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Mastering Photographic Composition and Visual Storytelling

Lesson 41 of 50

Centre of Frame


Mastering Photographic Composition and Visual Storytelling

Lesson 41 of 50

Centre of Frame


Lesson Info

Centre of Frame

in a ruler. Third composition attention is drawn away from the main subject to the space radiating from the polar point that poses the question. What if you don't want the viewers attention toe? Wander off in this way. What if you want their attention to stay firmly fixed on the main subject? Well, to answer that question, I need a traffic cone. While the magic of television imagine looking down this cone, your gaze is directed to a single point and is blocked from wandering any further. And this is exactly what happens when you position your main subject in the center of the frame. By changing the composition from roller furs to the center, the eye is drawn to the White House and is held there. Positioning your subject in the center of the frame isolates it from the background. It brings to prominence whatever is in the middle of the frame and de emphasizes everything else, for this reason, is widely used in portraiture to emphasize facial features. The downside to center positioning ...

is it creates a rather static composition, but sometimes that's okay. Not all images have to evoke dynamic movement all of the time at a very simple level. Subject placement could be broken down into center and off center. In reality, though, it's far more complex. And so in less and six After the following case study, I reveal a technique that will take your photography toe a whole new level. No.

Class Description



  • Compose a shot consistently and effectively
  • Create artistic, powerful images quickly
  • Gain confidence in building narrative
  • Identify what stories you’re drawn to photograph
  • Brainstorm and develop concepts for creative shots
  • Trust your instincts when approaching a subject


CreativeLive is partnering with Chris Weston to offer you his Complete Photography Master Course. This is the second class in the series.

Today, everybody has a camera, but that doesn’t mean everyone’s a photographer. Chris Weston will show you how to do all the other stuff – how to “see” an image, tap into your creativity, and compose a photograph that makes the subject look as good in print as it does in real life.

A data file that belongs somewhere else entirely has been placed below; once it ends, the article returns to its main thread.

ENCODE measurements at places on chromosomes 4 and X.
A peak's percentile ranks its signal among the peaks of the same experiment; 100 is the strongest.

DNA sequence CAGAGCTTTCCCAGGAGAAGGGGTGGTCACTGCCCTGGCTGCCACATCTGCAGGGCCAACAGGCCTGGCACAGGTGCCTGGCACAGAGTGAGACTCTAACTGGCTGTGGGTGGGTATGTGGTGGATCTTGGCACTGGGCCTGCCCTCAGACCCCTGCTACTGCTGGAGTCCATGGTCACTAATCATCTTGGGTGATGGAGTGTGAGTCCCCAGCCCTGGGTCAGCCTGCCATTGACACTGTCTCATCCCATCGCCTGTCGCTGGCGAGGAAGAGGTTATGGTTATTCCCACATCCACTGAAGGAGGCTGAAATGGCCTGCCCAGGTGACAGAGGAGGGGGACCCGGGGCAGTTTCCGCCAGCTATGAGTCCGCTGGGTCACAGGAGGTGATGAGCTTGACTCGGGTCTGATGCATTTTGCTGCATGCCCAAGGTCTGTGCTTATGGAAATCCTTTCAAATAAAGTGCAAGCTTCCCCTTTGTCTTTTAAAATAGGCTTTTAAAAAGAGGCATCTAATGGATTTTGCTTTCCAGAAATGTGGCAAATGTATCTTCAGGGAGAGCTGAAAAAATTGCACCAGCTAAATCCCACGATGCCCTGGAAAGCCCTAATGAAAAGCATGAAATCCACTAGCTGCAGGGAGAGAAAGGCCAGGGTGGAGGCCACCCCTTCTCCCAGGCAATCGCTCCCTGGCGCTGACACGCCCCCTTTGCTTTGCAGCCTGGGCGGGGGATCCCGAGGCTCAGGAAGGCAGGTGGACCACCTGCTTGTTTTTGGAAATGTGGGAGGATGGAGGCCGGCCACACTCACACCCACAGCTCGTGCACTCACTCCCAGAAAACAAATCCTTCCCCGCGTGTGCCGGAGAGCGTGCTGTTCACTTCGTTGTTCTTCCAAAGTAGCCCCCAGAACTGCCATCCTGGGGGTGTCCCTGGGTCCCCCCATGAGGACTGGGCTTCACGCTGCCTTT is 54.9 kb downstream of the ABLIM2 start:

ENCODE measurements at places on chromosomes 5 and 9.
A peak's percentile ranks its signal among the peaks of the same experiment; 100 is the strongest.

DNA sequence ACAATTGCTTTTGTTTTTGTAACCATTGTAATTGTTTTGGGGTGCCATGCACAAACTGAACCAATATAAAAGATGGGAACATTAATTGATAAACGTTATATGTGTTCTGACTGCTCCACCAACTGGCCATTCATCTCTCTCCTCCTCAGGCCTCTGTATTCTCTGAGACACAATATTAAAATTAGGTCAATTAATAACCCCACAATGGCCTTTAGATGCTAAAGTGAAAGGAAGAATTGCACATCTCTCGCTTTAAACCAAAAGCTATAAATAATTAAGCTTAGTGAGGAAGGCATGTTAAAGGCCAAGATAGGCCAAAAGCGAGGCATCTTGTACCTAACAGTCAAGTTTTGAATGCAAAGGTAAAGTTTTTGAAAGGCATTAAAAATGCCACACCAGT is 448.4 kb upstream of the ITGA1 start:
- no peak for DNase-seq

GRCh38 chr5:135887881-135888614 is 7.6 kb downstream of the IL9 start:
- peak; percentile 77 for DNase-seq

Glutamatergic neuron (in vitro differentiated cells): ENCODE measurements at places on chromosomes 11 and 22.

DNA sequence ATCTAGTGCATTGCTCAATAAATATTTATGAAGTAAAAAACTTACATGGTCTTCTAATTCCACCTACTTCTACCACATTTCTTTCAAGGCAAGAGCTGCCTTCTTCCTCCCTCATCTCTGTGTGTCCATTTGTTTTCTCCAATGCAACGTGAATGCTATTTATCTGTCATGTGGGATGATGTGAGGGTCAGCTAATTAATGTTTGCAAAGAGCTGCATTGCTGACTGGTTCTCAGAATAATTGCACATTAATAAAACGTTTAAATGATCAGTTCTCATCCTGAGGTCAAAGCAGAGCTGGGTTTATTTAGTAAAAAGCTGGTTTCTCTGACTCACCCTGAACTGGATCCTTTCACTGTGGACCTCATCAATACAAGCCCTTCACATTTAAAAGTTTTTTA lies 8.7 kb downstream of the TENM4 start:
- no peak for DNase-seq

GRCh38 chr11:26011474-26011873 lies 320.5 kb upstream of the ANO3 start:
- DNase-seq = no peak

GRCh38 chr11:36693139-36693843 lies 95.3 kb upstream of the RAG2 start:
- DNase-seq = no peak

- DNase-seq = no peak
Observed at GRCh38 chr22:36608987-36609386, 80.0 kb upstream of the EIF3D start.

This class isn’t about cameras, it’s about you – the photographer. It will break free your creative mind, get you thinking about narrative rather than object, and show you how to apply simple artistic skills that turn that next click into a powerful photograph.

Learn how to approach photography like a pro and start creating great pictures straight away. With in-the-field lessons, case studies and powerful tips and techniques, you’ll quickly unleash your creativity and gain confidence in expressing yourself through your camera.


  • Beginner photographers
  • First time DSLR or mirrorless camera users
  • Any photographer who wants to hone their artistic skills


Named one of the world's most influential wildlife photographers, Chris Weston takes a contemporary approach to photography. After launching his career in 2001, the Fujifilm ambassador's images have graced the pages of top publications like BBC, The Times, Outdoor Photography, Practical Photography, and Digital Photography. As a photography educator, Chris has written over 20 photography books, along with leading photo tours and online workshops.


Silvia Garcia

Excellent ! Will see it many times to digest all the messages here. Important info on composition theory. Very well explained. Go to the essence of photography. Thanks, Chris !

a Creativelive Student

Absolute must to watch! Perhaps few times, as is packed with all the information you need to know to make your photography to the next level. I think it is the most comprehensive class on composition. Fantastic!


fabulous course no matter how advanced you are.. LEarned so much from it. I'll watch it again as it contains so much.